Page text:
Making a Beautiful Pond in ZBrush & UE4

Inka Sipola showed us how to create a detailed pond and shared advice on water shaders.


Hello! I’m Inka, a 3D Environment artist from Finland. I’m self-taught in 3D and art and started my journey at the beginning of 2020. Since then, I’ve been working full time teaching myself all the fundamentals and technical knowledge a 3D artist needs.

Mid-August 2020 I had the amazing opportunity to start working for PurePolygons and help create the Downtown West modular pack that was made available for free on the Unreal Marketplace. Working in a production environment with a team of people was certainly different compared to working on personal projects. It boosted my learning and skills to a whole new level, and I got to encounter and solve problems I otherwise wouldn’t have sought out myself. Working with other people towards a common goal was also something I enjoyed a lot. Receiving and giving feedback and bouncing ideas back and forth, and seeing everything come together piece by piece was pretty cool.

We published everything in January 2021 and, after all, that took a short well-deserved break. More recently, I’ve gotten back to full-time studying and working on my skills, and keeping an eye out for job opportunities.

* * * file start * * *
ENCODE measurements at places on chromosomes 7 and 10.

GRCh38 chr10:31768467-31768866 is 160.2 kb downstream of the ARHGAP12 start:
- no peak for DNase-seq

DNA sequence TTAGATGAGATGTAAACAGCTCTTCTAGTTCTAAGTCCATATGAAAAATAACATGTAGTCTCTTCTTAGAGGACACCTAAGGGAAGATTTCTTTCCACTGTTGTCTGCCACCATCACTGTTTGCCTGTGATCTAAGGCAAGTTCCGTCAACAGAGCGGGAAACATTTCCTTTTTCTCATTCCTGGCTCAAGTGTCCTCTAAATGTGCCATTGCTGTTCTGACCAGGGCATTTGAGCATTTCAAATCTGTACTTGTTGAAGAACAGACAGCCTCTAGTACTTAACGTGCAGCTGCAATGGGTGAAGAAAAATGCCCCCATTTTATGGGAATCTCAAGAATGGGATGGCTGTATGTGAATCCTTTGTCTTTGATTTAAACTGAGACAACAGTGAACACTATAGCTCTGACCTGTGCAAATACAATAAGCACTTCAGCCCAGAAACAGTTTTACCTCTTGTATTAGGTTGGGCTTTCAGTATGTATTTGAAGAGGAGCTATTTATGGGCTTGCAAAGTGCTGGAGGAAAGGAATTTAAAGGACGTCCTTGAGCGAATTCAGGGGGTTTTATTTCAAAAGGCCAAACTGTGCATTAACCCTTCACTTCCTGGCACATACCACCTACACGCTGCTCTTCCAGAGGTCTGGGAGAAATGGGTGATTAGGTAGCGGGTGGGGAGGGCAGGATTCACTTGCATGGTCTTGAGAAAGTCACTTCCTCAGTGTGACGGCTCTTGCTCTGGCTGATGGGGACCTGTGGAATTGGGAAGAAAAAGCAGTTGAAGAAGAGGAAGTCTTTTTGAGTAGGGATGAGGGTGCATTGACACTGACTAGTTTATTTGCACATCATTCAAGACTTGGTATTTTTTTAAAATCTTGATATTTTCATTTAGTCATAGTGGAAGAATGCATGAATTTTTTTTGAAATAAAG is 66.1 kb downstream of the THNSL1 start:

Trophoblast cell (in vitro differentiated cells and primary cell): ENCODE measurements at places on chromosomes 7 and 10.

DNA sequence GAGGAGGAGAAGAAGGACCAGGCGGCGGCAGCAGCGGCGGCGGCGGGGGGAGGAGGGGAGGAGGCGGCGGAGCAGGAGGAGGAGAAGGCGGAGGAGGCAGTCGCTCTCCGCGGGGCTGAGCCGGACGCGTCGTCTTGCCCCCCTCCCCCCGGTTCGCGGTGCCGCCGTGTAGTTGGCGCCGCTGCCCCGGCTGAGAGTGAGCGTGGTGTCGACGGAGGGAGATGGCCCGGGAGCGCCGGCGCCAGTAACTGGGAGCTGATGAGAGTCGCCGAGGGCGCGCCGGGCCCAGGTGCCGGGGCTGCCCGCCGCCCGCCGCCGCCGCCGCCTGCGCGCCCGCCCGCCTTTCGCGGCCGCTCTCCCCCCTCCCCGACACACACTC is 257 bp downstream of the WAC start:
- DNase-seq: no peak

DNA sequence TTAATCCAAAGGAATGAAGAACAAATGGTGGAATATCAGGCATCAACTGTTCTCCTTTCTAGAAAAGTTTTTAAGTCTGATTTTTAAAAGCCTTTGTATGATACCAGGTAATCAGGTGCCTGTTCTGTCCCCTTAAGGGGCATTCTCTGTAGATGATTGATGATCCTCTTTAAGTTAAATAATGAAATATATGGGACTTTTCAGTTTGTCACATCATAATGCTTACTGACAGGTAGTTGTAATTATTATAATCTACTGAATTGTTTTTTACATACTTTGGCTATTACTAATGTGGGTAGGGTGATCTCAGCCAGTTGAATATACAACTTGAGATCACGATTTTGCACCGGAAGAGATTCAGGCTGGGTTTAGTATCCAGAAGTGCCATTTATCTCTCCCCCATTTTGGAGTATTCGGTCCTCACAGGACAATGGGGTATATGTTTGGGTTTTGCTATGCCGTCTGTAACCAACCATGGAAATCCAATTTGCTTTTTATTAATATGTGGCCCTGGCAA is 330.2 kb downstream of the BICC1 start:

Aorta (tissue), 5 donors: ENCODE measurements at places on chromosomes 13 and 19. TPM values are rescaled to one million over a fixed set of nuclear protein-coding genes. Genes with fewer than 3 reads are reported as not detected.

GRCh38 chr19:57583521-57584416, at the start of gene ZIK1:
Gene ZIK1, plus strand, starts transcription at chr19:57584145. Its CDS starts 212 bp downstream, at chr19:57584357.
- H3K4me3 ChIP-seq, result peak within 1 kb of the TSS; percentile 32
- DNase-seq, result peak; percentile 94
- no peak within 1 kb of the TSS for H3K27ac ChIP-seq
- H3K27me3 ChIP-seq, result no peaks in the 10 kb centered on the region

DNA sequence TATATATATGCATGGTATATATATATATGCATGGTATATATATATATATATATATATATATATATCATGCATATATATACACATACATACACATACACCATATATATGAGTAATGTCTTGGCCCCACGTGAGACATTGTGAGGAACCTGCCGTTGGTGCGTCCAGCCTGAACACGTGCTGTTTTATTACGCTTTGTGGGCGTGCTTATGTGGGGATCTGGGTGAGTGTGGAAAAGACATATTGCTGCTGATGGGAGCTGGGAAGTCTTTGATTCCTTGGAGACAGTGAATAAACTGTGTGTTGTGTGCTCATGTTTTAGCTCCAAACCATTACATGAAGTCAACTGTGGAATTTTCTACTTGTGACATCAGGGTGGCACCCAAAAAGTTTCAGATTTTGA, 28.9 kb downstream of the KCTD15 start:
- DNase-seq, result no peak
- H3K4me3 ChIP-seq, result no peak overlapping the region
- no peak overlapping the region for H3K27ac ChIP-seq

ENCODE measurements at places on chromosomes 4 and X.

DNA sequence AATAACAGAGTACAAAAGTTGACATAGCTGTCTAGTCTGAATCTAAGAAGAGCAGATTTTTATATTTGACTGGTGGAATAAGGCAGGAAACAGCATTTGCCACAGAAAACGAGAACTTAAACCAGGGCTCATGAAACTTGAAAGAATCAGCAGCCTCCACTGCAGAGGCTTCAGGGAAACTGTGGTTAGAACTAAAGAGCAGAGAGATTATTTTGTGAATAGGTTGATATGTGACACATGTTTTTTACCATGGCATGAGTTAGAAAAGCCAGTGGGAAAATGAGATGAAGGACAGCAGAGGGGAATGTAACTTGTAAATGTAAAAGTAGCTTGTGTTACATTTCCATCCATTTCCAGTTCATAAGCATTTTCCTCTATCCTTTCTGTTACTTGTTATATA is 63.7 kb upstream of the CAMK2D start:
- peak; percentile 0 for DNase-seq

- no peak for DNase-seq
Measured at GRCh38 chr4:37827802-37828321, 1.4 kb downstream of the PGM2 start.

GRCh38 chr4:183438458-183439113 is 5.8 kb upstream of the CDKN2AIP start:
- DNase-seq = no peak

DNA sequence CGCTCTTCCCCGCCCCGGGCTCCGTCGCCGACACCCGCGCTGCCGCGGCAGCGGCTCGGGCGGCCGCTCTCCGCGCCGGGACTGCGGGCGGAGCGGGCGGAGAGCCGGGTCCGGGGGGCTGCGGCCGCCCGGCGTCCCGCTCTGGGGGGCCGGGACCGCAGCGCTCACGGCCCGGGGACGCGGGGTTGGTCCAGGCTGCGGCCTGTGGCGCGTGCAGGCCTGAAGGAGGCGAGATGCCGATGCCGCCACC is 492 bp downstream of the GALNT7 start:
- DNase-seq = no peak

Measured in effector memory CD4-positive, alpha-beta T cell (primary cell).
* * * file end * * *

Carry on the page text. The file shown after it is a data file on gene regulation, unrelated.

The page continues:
Monet Pond Project

I got the idea for the Monet Pond project a few months back when I came across a lovely image of a koi pond on Pinterest. What grabbed my attention was the vibrant color palette, and how it was something not often seen recreated in 3D. After all, it was just a water area with some foliage, and it can be very difficult to make something like that look pleasing and not just like a mess.

The goal was to create a unique portfolio piece with mostly organic elements. I wanted to have some artistic freedom with the color palette, and not be locked to 100% realism. Since I wanted to get more comfortable with ZBrush and overall the creation of organic nature assets, this was a great pick.

Looking at my main reference/inspiration for the scene, I already had an idea for composition and how I could deal with the balance between organic chaos and compositional structure. I really liked the spiral-like arrangement of the foliage and decided to go for something similar. The colors in the reference image were clearly altered, but that was something I really liked. If I would’ve made the color palette more muted and realistic, the piece would’ve been a lot less interesting.

After settling on the idea and what I wanted to achieve with this, I started breaking down all the things I needed to create and went to find references for those.